WOW Gal Angel

Karen Christine (Bell) Nevitt

My mom Karen Nevitt passed away December 23rd surrounded by my sister, my dad, my brother-in-law, and myself.

 Mom had silently been battling an aggressive cancer that had metastasized throughout her entire body. We had less than 72 hours from the time of diagnosis to the time she passed. As hard as it was to watch her go, her last gift to us was to pass quickly. 

My mom was a diamond who shone and sparkled radiantly. She had a twinkle in her eye and a smile that lit up a room and warmed your heart. And let's not forget that infectious "Bell" laugh that was recognizable to anyone that knew her. I miss that laugh so much already.   

My mom was a fair woman with a big heart. As a teacher in the Dufferin-Peel community she built a lot of friendships with teachers, staff and students alike that still flourish to this day. Some have even gone so far as to become extended family. Her wings were big to surround all that needed her with love.

As a mother that was adored by her daughters, she was a matriarch, a symbol of everything righteous, loving, supporting, and caring. We felt her love even in the hardest of times.

She was our mom, the solver of problems, the ear that would always listen and the voice of reason. To her final days my mom would say that there are days that she wished she could just call up her mom and chat. I now know how she feels. 

The positive lesson that I am experiencing is that life does continue. Each day I wake up, get dressed, and take a step forward as I learn to navigate a world where my mom doesn't exist physically. Tears of sadness still flow, yet so does laughter, joy, gratitude, and love. And this is what my mom would've wanted. Her legacy will live on, and she will be remembered by all of those her loved her. She was truly one-of-a-kind. 

Grief is such a strange thing. I find myself continuously writing snippets here and there trying to process this feeling of loss. It's such foreign territory. I feel the need to share.  It still doesn't seem real. 

On the six week eve of your passing I find myself wondering what I could have done differently.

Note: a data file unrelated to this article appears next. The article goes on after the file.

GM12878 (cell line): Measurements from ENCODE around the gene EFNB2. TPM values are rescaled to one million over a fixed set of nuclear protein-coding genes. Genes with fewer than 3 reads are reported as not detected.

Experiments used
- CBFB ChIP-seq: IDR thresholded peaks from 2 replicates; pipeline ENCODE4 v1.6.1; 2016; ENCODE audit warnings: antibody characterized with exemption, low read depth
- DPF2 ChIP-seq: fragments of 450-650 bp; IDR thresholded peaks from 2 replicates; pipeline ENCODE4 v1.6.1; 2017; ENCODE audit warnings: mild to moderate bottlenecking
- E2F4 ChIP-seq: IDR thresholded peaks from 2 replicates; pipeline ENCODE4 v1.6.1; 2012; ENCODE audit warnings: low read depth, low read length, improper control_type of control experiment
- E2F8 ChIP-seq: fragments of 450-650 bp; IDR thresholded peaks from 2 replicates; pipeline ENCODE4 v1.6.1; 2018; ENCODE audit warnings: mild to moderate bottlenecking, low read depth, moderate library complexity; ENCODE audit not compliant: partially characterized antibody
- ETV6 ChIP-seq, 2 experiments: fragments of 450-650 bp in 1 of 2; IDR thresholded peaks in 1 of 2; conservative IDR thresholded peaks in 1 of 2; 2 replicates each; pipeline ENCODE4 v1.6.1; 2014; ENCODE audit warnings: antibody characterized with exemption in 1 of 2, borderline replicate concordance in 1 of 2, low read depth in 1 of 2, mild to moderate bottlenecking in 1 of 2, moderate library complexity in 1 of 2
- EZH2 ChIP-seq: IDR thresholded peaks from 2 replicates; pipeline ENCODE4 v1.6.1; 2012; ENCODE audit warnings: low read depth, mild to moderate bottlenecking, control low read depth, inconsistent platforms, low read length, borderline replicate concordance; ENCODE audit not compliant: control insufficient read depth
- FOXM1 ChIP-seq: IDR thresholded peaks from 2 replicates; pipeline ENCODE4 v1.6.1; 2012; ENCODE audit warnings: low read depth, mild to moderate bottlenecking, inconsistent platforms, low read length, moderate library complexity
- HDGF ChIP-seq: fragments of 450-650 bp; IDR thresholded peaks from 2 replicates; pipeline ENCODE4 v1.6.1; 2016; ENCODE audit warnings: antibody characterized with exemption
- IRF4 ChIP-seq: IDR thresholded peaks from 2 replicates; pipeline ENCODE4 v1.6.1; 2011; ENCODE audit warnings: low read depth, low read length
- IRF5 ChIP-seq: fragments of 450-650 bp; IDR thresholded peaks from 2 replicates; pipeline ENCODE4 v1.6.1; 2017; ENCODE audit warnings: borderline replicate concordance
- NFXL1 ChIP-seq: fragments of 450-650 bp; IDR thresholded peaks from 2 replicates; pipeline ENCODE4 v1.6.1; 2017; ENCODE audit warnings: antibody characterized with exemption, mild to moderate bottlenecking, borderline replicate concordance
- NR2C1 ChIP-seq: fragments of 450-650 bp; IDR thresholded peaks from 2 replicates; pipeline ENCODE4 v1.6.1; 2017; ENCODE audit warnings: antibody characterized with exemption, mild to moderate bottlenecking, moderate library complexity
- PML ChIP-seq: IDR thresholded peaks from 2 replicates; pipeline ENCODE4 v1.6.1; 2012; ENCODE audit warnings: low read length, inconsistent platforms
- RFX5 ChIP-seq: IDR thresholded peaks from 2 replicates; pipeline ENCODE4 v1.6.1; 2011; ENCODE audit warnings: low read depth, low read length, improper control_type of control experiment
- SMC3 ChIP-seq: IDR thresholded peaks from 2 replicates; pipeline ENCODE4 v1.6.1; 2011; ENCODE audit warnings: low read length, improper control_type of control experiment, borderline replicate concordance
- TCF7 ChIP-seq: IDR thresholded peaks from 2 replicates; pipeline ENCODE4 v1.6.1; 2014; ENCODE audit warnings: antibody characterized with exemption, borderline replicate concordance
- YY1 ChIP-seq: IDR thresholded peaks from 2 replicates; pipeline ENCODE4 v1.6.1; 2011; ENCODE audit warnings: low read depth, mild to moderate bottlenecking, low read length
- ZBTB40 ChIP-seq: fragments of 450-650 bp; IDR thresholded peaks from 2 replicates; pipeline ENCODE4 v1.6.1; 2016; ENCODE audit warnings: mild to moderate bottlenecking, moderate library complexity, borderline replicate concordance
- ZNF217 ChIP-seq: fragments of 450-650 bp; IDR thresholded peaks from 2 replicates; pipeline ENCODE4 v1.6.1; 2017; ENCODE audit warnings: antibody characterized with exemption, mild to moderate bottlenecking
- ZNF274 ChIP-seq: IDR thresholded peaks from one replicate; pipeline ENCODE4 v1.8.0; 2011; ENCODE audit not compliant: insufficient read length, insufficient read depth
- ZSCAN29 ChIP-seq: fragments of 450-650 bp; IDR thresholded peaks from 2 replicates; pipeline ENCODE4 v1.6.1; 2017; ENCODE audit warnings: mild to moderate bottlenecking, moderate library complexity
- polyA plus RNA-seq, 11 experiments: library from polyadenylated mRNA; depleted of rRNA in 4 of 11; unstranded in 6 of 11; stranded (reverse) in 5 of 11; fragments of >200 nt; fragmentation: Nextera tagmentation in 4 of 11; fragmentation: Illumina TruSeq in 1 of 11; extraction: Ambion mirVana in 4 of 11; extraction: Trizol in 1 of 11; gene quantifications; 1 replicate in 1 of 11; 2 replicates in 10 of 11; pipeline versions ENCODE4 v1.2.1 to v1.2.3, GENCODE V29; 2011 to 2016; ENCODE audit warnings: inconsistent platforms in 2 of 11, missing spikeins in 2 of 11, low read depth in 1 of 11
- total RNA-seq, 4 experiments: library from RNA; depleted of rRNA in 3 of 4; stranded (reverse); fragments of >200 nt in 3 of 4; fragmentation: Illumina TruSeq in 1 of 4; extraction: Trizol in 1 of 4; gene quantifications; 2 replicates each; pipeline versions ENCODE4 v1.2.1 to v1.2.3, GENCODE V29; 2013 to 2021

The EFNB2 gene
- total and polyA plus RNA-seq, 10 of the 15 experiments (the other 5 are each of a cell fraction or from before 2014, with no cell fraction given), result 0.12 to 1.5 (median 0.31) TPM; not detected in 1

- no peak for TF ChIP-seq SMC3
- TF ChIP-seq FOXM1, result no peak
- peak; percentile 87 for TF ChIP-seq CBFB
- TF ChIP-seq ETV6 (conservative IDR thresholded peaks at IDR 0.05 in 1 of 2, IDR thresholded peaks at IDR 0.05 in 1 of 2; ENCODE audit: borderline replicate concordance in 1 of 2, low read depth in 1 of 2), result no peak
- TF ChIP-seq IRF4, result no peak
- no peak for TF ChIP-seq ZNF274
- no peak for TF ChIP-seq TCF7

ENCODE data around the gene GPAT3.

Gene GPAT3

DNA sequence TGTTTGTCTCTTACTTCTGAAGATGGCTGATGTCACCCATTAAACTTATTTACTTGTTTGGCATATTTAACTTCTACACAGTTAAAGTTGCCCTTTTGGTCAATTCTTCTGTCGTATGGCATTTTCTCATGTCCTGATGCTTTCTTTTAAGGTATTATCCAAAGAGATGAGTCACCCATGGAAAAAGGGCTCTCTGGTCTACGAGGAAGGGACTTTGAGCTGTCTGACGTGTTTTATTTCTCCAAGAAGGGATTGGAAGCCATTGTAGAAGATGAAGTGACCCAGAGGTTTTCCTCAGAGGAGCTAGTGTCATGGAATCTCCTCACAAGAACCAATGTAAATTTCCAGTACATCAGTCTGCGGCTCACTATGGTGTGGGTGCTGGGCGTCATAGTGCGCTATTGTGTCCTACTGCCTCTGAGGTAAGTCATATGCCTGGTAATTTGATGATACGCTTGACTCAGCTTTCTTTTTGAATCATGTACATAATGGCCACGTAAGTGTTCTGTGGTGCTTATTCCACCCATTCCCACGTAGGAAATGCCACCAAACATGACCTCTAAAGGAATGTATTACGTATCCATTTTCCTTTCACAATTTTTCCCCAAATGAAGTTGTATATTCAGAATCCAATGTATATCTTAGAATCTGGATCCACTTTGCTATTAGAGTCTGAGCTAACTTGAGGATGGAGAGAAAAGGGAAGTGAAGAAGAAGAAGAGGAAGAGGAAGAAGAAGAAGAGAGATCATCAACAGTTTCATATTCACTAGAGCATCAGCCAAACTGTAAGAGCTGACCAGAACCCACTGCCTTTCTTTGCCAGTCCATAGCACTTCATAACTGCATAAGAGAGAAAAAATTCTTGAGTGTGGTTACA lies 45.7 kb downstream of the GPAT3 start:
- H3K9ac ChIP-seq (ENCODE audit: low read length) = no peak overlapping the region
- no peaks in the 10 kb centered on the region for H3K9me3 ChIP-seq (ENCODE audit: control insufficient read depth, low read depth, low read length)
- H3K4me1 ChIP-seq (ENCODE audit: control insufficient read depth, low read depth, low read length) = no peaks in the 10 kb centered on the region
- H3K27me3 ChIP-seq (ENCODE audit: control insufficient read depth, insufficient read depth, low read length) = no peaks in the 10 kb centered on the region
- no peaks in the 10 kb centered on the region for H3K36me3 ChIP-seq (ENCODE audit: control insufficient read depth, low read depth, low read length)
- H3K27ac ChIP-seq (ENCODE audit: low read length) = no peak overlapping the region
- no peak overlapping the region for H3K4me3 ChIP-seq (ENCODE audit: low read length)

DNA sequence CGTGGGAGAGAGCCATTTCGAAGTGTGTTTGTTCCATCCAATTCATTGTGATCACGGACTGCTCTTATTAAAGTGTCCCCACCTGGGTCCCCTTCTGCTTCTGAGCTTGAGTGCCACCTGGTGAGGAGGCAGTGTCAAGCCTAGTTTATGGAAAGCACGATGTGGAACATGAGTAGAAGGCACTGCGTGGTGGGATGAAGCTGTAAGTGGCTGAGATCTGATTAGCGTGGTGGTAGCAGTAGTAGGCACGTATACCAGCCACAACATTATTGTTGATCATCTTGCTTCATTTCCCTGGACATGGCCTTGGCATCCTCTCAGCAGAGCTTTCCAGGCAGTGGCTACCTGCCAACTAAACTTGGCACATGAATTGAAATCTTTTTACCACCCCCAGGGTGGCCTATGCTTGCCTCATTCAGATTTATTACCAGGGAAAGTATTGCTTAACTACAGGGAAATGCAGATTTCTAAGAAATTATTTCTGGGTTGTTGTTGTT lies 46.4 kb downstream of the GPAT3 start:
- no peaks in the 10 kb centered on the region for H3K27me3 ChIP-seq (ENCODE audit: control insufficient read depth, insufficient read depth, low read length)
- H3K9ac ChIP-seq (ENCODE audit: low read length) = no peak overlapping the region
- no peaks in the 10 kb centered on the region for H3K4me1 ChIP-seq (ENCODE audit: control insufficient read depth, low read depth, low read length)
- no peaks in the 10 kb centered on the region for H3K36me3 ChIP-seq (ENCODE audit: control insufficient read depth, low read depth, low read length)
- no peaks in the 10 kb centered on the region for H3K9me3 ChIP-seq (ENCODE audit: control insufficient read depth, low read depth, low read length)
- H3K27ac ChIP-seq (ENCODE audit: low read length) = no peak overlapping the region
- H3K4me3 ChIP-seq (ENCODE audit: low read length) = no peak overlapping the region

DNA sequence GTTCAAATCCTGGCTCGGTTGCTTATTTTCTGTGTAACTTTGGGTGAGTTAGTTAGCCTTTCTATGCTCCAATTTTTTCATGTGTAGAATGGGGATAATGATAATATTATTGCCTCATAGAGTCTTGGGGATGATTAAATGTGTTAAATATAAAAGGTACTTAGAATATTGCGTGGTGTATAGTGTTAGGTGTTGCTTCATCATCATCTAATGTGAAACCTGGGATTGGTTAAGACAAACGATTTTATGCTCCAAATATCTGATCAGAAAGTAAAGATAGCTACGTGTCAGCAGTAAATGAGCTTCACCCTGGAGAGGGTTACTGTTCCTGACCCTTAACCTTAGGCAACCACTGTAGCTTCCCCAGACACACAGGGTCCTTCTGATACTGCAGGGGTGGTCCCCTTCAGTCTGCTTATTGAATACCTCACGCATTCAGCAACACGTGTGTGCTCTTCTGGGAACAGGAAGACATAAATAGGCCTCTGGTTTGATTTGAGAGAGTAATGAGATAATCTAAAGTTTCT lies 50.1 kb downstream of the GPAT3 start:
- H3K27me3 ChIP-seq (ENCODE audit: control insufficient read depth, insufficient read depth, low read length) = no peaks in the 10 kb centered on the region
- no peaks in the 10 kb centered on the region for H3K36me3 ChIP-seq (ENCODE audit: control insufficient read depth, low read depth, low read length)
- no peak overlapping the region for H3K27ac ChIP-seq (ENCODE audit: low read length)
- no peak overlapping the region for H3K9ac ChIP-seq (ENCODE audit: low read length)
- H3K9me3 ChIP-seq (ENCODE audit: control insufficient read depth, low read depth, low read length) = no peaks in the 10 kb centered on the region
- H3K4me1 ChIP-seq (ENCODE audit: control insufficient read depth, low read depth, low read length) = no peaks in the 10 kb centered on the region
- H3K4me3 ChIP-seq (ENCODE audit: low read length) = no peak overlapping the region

As I sit here and look back on our last dinner date. I try to remember what we talked about. I remember you asking me to take you to the washroom. 

I helped you up with our 1-2-3 count, on your terms, of course, as we finagled our way to the washroom and then on our way back.

Little did I know that would be our last walk together. Arm in arm, hand in hand. Those brief few steps will be forever cherished. 

As we sat down together on your bedside and hugged a little I felt your fragility. Something that I never had felt before. I hugged you, getting lost in the quietness of the moment. You were my mom and I felt you fading. 

The attendee arrived with your dinner. A plate of roasted pork and gravy with those 'fake' mashed potatoes, green beans and carrots alongside vanilla pudding for dessert. I asked you what you wanted. Clear as day, you were having the vanilla pudding. I, your roast pork. 

We chatted a bit as we ate sitting side by side, sharing your hospital table. You certainly enjoyed the vanilla pudding. You ate every last spoonful. Little did I realize that would be your last supper and our last together. We chatted a little more as you wanted to stay sitting upright on the edge of the bed. 

I asked you about the scar on your left hand. You said you were around seven, at the skating rink and someone skated over your hand. I ran my finger gently across it. That was your last story you shared with me. The last recollection of your childhood spoken aloud. 

You asked if we could watch the first episode of 1923, but you didn't have the app on your iPad. Thinking you needed rest, I suggested we watch it the next day. You sadly agreed. I felt badly. I should've made more effort to fulfill that ask. We conversed a little more about things I can't remember. Your words became limited. Often responding with "okay" and "I don't know". Again symbols of your fading. 

I wish that I would've sat with you a little longer, hugged you a little harder and said a few more "I love you's". Instead I encouraged you to close your eyes. You did, never to open them again. 💔

Christmas just won't ever be the same without you! 💔

Until our paths cross again, may your wings soar, and your spirit rise and may you find solace in the strength of those who made 'the journey' to the next life before you. Forever in our hearts Mom!

P.S. Dad is working hard at "painting the world beautiful for you." He sends his love. He will be okay, we all will. 

Lastly, we have set up a Karen Nevitt Memorial Scholarship with CFUW Headwaters where she was an active member for nearly 20 years. If you wish to contribute please visit their Facebook page or website. 

Contributed by Loving Daughter, Jaime Nevitt
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